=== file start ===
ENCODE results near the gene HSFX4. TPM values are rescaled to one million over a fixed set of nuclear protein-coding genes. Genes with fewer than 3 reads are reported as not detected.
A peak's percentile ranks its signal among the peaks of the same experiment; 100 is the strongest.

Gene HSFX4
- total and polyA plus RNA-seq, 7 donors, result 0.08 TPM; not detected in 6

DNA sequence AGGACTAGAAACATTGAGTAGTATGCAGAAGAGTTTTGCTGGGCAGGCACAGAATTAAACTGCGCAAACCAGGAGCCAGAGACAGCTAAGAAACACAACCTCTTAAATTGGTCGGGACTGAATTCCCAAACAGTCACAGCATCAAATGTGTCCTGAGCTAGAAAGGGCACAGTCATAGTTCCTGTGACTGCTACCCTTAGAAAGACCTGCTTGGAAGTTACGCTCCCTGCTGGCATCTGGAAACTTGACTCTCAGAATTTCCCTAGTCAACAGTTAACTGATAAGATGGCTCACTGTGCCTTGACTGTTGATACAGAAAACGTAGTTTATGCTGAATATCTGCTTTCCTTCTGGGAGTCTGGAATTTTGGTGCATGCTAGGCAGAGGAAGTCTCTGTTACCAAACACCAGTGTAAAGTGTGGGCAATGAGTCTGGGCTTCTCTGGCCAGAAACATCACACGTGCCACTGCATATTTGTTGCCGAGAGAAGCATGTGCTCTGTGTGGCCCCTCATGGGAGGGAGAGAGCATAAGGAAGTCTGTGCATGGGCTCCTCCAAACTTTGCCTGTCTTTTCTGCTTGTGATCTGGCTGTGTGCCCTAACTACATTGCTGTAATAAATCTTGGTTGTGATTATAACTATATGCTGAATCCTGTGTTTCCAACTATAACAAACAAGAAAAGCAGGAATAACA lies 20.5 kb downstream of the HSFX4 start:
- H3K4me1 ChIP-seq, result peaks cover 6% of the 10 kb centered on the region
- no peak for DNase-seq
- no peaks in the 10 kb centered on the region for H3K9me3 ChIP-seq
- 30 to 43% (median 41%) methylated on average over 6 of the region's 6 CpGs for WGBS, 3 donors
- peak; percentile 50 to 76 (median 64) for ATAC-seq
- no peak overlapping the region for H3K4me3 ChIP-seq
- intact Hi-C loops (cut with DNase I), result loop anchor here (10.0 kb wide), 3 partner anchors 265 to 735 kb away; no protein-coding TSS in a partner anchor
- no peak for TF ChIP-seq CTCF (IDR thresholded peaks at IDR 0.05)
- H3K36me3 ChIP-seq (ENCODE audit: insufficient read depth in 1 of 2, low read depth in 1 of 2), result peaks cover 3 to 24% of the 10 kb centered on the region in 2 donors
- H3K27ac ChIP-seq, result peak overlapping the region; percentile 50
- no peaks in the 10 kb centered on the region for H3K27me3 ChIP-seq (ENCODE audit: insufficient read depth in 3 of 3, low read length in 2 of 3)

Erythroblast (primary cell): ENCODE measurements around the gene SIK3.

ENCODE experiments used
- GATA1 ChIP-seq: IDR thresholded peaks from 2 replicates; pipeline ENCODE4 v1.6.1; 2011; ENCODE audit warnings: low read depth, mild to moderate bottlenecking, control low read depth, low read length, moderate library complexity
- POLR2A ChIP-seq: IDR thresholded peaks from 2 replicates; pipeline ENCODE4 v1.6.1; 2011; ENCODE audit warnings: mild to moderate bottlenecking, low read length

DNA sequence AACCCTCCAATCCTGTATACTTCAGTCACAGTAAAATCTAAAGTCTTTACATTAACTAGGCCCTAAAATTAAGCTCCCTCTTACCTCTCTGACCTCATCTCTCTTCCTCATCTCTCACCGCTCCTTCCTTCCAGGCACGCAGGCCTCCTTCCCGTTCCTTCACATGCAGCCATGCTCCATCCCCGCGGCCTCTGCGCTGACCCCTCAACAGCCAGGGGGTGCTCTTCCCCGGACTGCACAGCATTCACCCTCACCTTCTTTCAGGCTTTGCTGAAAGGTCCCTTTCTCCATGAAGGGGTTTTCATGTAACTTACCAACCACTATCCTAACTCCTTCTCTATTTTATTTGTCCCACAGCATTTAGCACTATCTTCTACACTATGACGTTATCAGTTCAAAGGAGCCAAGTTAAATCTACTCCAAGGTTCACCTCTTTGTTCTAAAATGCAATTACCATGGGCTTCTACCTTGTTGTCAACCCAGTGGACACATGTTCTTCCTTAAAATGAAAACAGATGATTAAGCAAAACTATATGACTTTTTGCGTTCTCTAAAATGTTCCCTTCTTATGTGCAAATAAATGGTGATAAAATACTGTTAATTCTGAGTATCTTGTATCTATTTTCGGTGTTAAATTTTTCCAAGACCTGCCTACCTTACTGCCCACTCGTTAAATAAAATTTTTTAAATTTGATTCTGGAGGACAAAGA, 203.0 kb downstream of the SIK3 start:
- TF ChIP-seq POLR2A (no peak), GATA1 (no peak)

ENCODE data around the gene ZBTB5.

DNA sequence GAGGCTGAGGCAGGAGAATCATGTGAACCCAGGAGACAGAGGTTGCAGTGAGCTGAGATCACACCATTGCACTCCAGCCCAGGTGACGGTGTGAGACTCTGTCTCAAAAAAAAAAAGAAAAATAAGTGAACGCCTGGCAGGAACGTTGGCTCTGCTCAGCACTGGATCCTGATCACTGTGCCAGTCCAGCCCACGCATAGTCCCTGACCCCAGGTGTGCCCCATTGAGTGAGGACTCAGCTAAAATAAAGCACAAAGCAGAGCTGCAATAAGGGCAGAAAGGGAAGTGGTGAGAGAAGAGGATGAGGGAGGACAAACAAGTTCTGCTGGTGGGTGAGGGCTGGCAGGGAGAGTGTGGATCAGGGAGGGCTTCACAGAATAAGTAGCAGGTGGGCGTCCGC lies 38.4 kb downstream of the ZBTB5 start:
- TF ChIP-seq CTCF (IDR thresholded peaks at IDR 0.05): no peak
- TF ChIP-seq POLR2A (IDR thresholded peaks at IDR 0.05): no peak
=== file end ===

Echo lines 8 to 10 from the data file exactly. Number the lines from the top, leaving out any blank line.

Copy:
- no peaks in the 10 kb centered on the region for H3K9me3 ChIP-seq
- 30 to 43% (median 41%) methylated on average over 6 of the region's 6 CpGs for WGBS, 3 donors
- peak; percentile 50 to 76 (median 64) for ATAC-seq